每日跟讀#659: Japan-South Korea trade spat continues to intensify
Antagonisms between South Korea and Japan, already at a boiling point, deepened with Tokyo’s decision on Aug. 2 to expand controls over exports of sensitive materials by dropping its neighbor from a “white list” of 27 countries granted preferential trade status. The implications of the decision have rippled across the high-tech sector, further shaking up supply chains already rattled by US-China trade tensions.
In retaliation, mere hours after Japan’s move, South Korea announced its intention to remove Japan from its “white list” of trusted trading partners.
Of the three sensitive materials targeted, Japan supplies about 90 percent of the fluorinated polyimides, 90 percent of photoresists and 40 percent of hydrogen fluoride used by South Korean companies, Fitch Ratings said, citing the Korean International Trade Association.
As of July 4, Japanese companies need case-by-case approvals to export to South Korea the three materials, which are used to make semiconductors and displays used in smartphones and other high-tech devices. With the loss of South Korea’s “white country” status, that requirement will apply to dozens more products on a list of items that potentially could be converted to weapons, according to a Japanese trade ministry document.
Japan’s trade ministry says Seoul has undermined a “relationship of trust,” including export controls, with lax controls on re-exports. South Korea denies this. Meanwhile, tensions have risen with some South Koreans calling for boycotts of Japanese products.
South Korea’s trade ministry has acknowledged that from 2015 to March 2019 the government detected 156 cases of unauthorized exports of sensitive materials that could be used for military purposes. A report by the Japanese network Fuji TV that cited government data said the illegal shipments included thermos-cameras, carbon fibers, zirconium and sodium cyanide, among other items, and went to countries like China, Russia, India, Pakistan, Iran, Syria, Turkey and Sri Lanka.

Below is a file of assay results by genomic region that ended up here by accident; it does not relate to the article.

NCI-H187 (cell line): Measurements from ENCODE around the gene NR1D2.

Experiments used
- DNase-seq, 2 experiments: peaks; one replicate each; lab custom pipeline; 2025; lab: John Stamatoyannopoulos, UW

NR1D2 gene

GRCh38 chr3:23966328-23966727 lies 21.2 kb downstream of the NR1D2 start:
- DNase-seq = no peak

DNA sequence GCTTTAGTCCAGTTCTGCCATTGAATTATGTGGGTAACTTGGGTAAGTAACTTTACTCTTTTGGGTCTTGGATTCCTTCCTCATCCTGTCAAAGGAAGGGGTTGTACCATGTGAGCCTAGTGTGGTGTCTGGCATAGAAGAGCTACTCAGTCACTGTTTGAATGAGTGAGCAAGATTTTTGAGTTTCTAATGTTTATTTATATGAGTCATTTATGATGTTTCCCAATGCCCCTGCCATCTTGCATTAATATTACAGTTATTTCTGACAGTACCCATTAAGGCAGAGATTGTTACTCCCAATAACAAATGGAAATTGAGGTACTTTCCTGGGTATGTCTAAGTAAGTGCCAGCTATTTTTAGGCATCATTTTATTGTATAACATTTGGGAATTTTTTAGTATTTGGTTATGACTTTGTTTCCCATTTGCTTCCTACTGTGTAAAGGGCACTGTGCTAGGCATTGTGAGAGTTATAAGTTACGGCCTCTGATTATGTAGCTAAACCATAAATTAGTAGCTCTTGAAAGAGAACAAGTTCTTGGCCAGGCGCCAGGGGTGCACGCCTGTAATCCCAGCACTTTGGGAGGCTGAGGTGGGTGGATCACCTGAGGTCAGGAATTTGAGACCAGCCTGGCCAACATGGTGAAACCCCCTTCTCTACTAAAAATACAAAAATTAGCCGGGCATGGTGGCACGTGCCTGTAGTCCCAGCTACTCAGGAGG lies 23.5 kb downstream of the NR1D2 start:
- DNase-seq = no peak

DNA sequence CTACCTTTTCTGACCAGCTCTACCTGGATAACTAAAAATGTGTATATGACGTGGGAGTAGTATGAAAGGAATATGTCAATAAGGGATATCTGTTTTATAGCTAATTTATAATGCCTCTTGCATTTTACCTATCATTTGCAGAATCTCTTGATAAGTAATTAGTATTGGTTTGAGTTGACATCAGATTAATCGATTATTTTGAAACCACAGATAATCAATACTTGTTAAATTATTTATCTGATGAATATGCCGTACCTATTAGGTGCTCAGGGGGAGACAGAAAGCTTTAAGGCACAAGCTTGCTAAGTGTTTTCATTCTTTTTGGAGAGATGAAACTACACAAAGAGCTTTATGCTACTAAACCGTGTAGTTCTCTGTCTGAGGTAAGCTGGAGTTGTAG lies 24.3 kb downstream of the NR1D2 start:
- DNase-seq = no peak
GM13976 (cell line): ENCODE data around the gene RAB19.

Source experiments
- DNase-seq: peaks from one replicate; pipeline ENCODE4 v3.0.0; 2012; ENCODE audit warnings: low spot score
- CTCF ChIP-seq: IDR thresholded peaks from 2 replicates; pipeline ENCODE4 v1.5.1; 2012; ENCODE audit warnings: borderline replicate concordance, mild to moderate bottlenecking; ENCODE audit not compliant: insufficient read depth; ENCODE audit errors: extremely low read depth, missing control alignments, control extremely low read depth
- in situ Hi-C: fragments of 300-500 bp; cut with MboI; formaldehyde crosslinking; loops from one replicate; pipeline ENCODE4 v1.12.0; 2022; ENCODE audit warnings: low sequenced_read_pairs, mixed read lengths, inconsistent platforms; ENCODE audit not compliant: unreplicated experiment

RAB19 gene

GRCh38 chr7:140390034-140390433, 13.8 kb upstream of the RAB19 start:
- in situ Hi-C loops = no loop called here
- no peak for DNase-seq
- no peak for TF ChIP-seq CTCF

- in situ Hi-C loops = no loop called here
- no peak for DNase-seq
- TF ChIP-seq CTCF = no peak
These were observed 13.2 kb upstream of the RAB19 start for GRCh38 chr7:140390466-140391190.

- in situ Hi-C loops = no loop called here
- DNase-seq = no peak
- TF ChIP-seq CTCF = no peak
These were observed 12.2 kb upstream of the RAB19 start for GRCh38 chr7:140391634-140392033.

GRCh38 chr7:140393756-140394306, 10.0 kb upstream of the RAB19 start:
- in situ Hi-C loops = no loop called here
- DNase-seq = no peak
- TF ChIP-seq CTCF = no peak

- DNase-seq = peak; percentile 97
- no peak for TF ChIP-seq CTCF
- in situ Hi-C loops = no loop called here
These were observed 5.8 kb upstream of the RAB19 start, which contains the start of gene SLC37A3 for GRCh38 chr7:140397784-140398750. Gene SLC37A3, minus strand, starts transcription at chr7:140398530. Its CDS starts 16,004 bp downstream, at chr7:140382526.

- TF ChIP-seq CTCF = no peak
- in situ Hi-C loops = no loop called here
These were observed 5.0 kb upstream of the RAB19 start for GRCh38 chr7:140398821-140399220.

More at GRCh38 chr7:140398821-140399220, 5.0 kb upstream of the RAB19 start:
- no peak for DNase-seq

The tightening controls are adding to uncertainty for technology manufacturers. According to IHS Markit, in 2018 Korean firms SK Hynix and Samsung Electronics supplied 61 percent of memory components used in various electronics, relying heavily on Japanese suppliers. “If restrictions remain, Korean chipmakers‘ production lines and therefore global semiconductor supply chains are likely to be disrupted. Korean chipmakers are major actors in global semiconductor supply chains,” Fitch said in a recent report.
緊縮的控制措施給科技廠商增加了不確定性：經濟預測機構 IHS Markit 表示，在二○一八年，全球百分之六十一的記憶元件是由南韓公司SK海力士及三星電子所製造，以供各類電子產品使用，而這些南韓公司極度仰賴日本所供應的原料。惠譽在最近的一份報告中表示：「韓國晶片製造商是全球半導體供應鏈的要角。如果貿易限制仍然存在，南韓晶片製造商的生產線以及全球半導體供應鏈可能會斷裂」。
Adding another layer of ambiguity to the diplomatic dispute, Tokyo also has expressed dissatisfaction over demands for compensation for people forced to work for Japanese companies before and during World War II, an issue Japan says it settled under a 1965 treaty normalizing relations.
Japan and South Korea are both important hosts for US military bases in East Asia, but they’ve been bickering for years over a territorial dispute and over South Korean demands for more contrition and compensation from Japan for its use of forced labor and sexual abuse of Korean women in military brothels during the Japanese occupation of the Korean peninsula in the early 20th century. Until recently, such issues had not affected trade between the two countries, both of which depend heavily on exports.
Source article: http://www.taipeitimes.com/News/lang/archives/2019/08/06/2003719968/2